Russia’s UN envoy Churkin shows #Yanukovich letter that asks Putin to use military force in #Ukraine pic.twitter.com/4NldrIX5LC via @RT_com— Christopher Miller (@ChristopherJM) March 3, 2014
Long story short: With Russia as a member of the Security Council, the group won’t be doing much outside of issuing a series of condemnations, coordinating meetings and blowing hot air.
Take, for instance, U.S. Ambassador to the UN Samantha Power's remarks at the March 2 meeting, which were issued in response to the Russian ambassador's claim that his country was reacting to a request by the Ukrainians:
Listening to the representative of Russia, one might think that Moscow had just become the rapid response arm of the Office of the High Commissioner for Human Rights. So many of the assertions made this afternoon by the Russian Federation are without basis in reality.
Let’s begin with a clear and candid assessment of the facts.
It is a fact that Russian military forces have taken over Ukrainian border posts. It is a fact that Russia has taken over the ferry terminal in Kerch. It is a fact that Russian ships are moving in and around Sevastapol. It is a fact that Russian forces are blocking mobile telephone services in some areas. It is a fact that Russia has surrounded or taken over practically all Ukrainian military facilities in Crimea. It is a fact that today Russian jets entered Ukrainian airspace. It is also a fact that independent journalists continue to report that there is no evidence of violence against Russian or pro-Russian communities.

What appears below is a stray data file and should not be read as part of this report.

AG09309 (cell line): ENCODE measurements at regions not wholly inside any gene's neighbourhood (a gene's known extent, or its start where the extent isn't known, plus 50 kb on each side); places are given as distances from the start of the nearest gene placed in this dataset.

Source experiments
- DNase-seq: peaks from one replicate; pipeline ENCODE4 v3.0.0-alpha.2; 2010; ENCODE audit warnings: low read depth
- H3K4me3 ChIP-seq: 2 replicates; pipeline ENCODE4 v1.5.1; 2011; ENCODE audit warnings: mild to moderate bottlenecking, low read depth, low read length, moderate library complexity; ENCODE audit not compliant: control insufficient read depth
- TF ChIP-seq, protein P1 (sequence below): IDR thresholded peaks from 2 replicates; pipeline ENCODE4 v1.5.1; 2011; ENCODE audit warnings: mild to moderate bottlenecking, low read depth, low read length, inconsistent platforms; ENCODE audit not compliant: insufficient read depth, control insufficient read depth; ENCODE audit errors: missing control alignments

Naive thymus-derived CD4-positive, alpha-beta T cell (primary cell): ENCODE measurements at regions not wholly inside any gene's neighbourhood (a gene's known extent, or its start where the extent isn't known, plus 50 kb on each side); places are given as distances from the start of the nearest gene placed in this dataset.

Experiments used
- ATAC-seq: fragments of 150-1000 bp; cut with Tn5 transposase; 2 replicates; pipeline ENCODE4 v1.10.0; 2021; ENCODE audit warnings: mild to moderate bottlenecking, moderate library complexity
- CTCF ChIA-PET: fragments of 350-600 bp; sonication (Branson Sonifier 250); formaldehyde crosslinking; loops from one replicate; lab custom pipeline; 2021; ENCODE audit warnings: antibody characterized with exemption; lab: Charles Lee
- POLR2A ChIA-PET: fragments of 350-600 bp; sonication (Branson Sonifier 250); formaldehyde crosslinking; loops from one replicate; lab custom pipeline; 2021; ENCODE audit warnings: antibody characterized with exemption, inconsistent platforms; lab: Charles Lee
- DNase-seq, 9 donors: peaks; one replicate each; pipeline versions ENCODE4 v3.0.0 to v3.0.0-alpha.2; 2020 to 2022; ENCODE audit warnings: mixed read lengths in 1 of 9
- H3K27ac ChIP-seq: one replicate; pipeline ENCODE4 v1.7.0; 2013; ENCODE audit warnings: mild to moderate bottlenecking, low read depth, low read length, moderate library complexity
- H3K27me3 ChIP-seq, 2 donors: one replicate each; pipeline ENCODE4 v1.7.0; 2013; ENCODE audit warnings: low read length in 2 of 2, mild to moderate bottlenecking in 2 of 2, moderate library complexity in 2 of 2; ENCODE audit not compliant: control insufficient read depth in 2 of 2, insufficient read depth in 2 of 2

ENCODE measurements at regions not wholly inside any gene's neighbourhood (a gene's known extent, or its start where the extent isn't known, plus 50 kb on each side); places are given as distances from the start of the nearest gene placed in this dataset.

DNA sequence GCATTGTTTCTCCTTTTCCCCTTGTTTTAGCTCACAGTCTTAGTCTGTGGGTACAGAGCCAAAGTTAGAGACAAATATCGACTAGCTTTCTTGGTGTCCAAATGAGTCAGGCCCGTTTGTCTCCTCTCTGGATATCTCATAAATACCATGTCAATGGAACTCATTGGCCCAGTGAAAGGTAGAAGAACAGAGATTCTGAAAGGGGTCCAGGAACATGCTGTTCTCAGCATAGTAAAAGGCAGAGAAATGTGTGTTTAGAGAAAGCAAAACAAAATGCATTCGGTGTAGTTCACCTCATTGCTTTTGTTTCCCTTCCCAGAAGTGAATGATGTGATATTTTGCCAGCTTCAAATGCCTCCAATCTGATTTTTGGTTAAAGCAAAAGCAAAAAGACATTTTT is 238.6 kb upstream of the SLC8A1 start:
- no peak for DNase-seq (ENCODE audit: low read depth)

Russian military action is not a human rights protection mission. It is a violation of international law and a violation of the sovereignty and territorial integrity of the independent nation of Ukraine, and a breach of Russia’s Helsinki Commitments and its UN obligations.
Violent ultra-nationalists. Post-Soviet Russia. A breakaway republic. "Hope you enjoyed the peace because as of now we're back in business."
Crimson Tide, the 1995 film directed by Tony Scott and starring Denzel Washington and Gene Hackman, is a thrilling romp through a terrifying ordeal during a bit of turmoil in a former Soviet state. There are nuclear missiles. Rogue governments. All the action to make you sweat. But the odds of a rogue commander of a nuclear-powered Ukranian submarine grabbing the keys and slipping away are, even by Hollywood’s admissions, low.

সোর্স: http://mashable.com

অনলাইনে ছড়িয়ে ছিটিয়ে থাকা কথা গুলোকেই সহজে জানবার সুবিধার জন্য একত্রিত করে আমাদের কথা । এখানে সংগৃহিত কথা গুলোর সত্ব (copyright) সম্পূর্ণভাবে সোর্স সাইটের লেখকের এবং আমাদের কথাতে প্রতিটা কথাতেই সোর্স সাইটের রেফারেন্স লিংক উধৃত আছে ।